Mr Hussein Hassan Daban, 72, and Mohamud Hassan Daban, 66, are all smiles as they prepare to board a Kenya Airways plane bound for Saudi Arabia.
The two brothers are among the first batch of 227 pilgrims who left on Friday for the Arab nation's annual Hajj pilgrimage to Mecca. Hajj is the fifth pillar of the Muslim religion and an adult Muslim is expected to perform the right at least once in their lifetime.
Despite his advanced age, Daban, who lives in Mandera County and whose hands are occasionally held by his son Bashir Hussein Hassan, was in an ecstatic mood as he waited to board the plane for the most important event in Islam.
"I'm very happy that I'm going to perform Hajj so that my prayers will be accepted by Allah. I have always wanted to go for Hajj, but I was unable to go in 2020 due to the Coronavirus pandemic. This will be my first time and I hope it won't be the last," Daban says in Somali as his son translates for him during an interview with Nation at Jomo Kenyatta International Airport.
His brother Mohamud, who lives in Isiolo County, is equally excited, saying that according to Muslim tradition, going on Hajj will ensure that he returns a clean and well-fed man and that his life's sins will be forgiven.
"I will bring my family Zamzam water (holy water that a pilgrim taking part in Hajj brings back for his family as part of the blessings received during worship in the holy city)," says Mohamud.
Abdullahi Haji, 55, has made the Hajj 13 times and will continue to do so as long as he is healthy and financially able. This year, the whole journey will cost him $7000 (Sh980,000), and it is a sacred event he is happy to take part in.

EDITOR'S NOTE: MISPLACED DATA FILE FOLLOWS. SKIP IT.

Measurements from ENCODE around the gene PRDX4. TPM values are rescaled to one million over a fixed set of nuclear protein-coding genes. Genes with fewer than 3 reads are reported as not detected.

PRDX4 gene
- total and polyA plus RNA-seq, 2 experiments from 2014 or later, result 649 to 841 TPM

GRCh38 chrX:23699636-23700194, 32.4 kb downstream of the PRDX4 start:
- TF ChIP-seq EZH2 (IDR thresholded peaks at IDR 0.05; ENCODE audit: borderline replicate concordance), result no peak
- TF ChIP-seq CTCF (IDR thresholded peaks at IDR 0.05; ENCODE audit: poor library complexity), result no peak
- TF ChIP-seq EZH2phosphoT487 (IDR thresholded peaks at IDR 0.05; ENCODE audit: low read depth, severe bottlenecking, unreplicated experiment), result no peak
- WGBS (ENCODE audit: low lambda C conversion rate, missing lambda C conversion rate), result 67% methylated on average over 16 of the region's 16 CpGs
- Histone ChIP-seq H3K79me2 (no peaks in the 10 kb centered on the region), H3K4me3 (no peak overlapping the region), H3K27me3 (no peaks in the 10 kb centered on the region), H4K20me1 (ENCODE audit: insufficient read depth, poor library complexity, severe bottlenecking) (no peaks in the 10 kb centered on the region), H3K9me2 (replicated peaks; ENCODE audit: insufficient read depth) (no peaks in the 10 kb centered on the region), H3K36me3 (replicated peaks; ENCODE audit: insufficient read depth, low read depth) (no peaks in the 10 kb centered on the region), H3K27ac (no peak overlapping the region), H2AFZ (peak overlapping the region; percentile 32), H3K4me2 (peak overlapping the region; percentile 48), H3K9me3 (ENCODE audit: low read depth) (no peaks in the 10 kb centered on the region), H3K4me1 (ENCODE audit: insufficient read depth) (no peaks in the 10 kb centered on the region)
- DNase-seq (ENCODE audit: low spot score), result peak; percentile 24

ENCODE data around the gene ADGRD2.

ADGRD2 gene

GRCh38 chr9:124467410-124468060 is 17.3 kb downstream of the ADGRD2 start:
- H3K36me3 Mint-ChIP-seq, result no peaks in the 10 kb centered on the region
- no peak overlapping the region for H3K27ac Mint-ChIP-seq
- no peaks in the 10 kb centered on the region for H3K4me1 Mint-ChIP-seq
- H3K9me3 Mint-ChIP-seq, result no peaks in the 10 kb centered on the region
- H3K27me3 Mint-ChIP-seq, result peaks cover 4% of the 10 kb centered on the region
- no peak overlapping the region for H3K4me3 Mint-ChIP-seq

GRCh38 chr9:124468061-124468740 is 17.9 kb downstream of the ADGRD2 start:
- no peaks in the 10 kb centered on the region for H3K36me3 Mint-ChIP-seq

"I went to school in Saudi Arabia and that is probably why I have gone many times. In our religion, when you come out of this holy event, you are sinless just like a newborn baby," said Hajj.
Defence Cabinet Secretary Aden Duale, Supkem executives led by Chairman Hassan Ole Naado and Kenya Airways CEO Allan Kilavuka flagged off the first batch of pilgrims at JKIA, wishing them a safe journey and a day of worship.
Mr Duale assured the travellers of the government's support and care, saying it would ensure that Kenyan pilgrims are well taken care of during this sacred event.
"We ask you to pray for peace and rain as we are experiencing drought. Let us all be each other's keepers and help even the elderly. The Kenyan government and our counterparts in Saudi Arabia will ensure that everything goes well and that you are well received," said the CS.
Mr Ole Naado thanked the governments of Kenya and Saudi Arabia and said about 4,000 will travel to Mecca by 22 June when the last batch will fly to Saudi Arabia.
"Every Muslim wants to travel because this pilgrimage is a journey of a lifetime for every Muslim. A total of 227 pilgrims are travelling in the first batch and the last batch will leave on 22 June. We are grateful for the two Kenyans as we have worked closely with the Department of Immigration in issuing passports to first-time Hajj pilgrims. We also thank the government of Saudi Arabia for the support and consultations we had with them," said Ole Naado.